Our elementary-school teachers instilled certain fundamental lessons—don’t run in the hall, don’t stick gum under your desk—in all of us. Now they’re making sure our kids don’t disrespect the planet.
Advocates of a new crusade to bring environmental literacy to public schools want students to better understand green issues and their personal relationship to the natural world, reports Governing (March 2011). Part of the movement’s philosophy is to take kids out of the classroom and into nature, where they can observe bird migrations, collect soil samples, and enjoy hands-on learning. Environmental literacy planning is already under way in 47 states. And a federal bill dubbed No Child Left Inside, introduced in the last two legislative sessions by Maryland Representative John Sarbanes and Rhode Island Senator Jack Reed, would contribute $100 million annually to the cause.
While critics claim that an eco-friendly curriculum is nothing but left-wing folly, supporters say the program has unmistakable benefits: increasing math and science skills, lowering obesity rates, exposing urban students to the natural world, and fostering a steadfast regard for Mother Earth.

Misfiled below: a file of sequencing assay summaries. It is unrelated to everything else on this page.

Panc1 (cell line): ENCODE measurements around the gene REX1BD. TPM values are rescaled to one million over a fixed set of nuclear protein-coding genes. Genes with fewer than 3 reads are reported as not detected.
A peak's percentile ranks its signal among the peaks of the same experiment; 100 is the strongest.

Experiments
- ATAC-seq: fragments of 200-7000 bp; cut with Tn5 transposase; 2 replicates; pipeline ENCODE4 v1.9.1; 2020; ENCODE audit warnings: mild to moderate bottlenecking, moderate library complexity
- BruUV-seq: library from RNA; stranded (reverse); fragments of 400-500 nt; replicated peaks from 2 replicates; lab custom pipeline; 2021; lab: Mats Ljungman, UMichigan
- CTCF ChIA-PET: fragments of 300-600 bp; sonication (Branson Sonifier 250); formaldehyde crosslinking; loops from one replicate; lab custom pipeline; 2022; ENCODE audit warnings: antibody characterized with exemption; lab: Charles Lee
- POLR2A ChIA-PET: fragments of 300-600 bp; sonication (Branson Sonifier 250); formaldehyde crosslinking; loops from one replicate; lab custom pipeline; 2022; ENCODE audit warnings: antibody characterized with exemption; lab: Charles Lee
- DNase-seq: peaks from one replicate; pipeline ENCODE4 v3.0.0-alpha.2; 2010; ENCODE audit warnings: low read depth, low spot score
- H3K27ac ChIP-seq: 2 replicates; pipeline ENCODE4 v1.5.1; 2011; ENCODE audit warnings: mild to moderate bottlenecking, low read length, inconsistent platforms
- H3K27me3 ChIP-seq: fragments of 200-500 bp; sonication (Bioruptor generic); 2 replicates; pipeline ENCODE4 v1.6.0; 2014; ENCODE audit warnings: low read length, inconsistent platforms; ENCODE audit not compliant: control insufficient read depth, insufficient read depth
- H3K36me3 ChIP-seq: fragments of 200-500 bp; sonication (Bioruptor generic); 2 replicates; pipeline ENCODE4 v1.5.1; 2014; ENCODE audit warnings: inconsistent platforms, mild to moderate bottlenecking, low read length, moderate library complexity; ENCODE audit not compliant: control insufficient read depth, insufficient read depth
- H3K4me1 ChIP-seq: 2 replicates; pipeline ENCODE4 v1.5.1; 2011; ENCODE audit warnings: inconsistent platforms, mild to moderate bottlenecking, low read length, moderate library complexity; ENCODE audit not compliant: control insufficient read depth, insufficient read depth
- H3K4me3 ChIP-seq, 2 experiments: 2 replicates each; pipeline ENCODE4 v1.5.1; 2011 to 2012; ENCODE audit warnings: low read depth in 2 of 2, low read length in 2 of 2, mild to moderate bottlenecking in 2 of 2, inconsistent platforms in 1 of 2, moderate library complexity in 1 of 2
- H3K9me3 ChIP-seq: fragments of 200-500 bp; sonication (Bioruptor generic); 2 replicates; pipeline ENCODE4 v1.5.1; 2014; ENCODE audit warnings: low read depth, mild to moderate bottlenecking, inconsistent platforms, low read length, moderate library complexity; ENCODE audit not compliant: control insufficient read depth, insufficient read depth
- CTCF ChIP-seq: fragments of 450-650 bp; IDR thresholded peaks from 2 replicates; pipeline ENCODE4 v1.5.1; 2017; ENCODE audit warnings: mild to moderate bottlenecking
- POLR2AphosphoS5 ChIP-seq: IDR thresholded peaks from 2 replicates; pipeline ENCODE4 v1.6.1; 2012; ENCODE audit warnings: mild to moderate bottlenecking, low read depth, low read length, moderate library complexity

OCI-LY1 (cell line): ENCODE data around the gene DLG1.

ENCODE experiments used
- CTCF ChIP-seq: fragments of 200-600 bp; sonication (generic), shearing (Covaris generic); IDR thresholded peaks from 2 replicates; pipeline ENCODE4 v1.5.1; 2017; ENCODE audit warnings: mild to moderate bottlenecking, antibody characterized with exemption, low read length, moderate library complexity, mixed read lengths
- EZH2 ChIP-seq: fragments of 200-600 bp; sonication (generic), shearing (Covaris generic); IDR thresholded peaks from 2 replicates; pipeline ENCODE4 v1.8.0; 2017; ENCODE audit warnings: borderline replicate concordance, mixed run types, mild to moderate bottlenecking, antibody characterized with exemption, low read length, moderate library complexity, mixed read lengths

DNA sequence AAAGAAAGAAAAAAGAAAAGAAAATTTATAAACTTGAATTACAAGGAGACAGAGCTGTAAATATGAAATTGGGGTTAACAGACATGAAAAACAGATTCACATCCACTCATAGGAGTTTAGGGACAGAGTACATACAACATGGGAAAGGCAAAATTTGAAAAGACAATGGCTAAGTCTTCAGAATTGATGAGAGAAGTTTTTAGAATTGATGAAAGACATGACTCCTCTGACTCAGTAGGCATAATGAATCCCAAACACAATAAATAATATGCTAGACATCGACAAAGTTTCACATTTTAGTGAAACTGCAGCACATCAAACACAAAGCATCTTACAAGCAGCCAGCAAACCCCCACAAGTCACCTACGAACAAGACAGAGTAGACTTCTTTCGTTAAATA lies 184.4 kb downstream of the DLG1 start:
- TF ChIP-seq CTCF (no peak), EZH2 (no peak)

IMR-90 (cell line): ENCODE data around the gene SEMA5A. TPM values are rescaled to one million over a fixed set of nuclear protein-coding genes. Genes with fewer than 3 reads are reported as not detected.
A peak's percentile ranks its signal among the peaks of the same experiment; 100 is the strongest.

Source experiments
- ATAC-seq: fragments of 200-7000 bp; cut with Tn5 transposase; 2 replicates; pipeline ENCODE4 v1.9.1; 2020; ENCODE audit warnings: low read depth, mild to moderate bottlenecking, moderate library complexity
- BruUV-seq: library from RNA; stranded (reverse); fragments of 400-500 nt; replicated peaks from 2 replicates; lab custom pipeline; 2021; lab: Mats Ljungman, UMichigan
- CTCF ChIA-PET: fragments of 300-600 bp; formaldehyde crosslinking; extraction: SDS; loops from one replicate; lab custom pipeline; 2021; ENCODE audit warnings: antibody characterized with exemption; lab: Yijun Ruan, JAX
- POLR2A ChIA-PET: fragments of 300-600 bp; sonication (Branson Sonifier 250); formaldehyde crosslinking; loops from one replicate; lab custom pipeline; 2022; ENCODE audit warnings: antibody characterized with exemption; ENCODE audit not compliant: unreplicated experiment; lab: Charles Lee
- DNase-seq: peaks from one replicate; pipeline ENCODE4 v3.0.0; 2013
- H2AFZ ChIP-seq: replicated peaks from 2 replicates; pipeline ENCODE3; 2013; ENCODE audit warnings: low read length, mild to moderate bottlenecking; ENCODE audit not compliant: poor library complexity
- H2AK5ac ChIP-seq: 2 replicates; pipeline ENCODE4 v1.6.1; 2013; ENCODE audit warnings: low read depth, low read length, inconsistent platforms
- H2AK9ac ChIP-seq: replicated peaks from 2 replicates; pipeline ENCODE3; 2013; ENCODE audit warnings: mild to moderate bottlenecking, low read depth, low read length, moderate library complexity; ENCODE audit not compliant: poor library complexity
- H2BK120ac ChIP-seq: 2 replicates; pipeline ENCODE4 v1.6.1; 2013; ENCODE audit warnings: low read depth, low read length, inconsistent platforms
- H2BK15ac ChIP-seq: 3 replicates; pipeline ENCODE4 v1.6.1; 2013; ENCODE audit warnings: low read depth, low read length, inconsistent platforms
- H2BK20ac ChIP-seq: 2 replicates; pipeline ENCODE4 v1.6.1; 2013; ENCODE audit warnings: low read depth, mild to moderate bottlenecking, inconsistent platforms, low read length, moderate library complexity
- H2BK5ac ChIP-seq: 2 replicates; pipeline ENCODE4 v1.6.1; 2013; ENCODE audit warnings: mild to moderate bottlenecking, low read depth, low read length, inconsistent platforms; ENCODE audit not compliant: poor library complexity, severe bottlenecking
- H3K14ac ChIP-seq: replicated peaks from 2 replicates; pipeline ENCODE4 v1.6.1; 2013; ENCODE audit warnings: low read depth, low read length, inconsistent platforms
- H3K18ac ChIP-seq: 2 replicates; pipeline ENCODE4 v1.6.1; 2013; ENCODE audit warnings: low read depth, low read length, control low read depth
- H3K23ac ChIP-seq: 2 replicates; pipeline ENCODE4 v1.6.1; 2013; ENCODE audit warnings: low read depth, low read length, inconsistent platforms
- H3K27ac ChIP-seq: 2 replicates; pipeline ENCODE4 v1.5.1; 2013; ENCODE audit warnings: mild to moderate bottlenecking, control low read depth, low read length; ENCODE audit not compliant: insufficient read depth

In addition to greening curriculums, some schools are also greening their facilities, says Jonathan Hiskes in Sustainable Industries (March-April 2011). The movement is driven by rising energy costs, perhaps more than by environmental responsibility, and proponents assure taxpayers that spending now will save money later.
Energy-saving features in renovated schools include solar panels, high-efficiency heating and cooling equipment, floor plans that take advantage of natural sunlight, and a red light/green light system that cues teachers to open or close windows.
Funding for these construction projects is available in some states, including California, whose Energy Efficiency Financing program provides loans up to $3 million.
Beyond improving energy output, greener schools may improve students’ health and academic performance. Studies show that poor indoor air quality from elevated mold levels and toxic cleaning supplies affects student attendance and test-taking success. Even too-hot or too-cold rooms can lower test scores.
“It’s a great approach,” Washington principal Victor Scarpelli tells Hiskes. “We can invest in teachers and resources and [give] our children the best education possible.”
Have something to say? Send a letter to firstname.lastname@example.org. This article first appeared in the July-August 2011 issue of Utne Reader.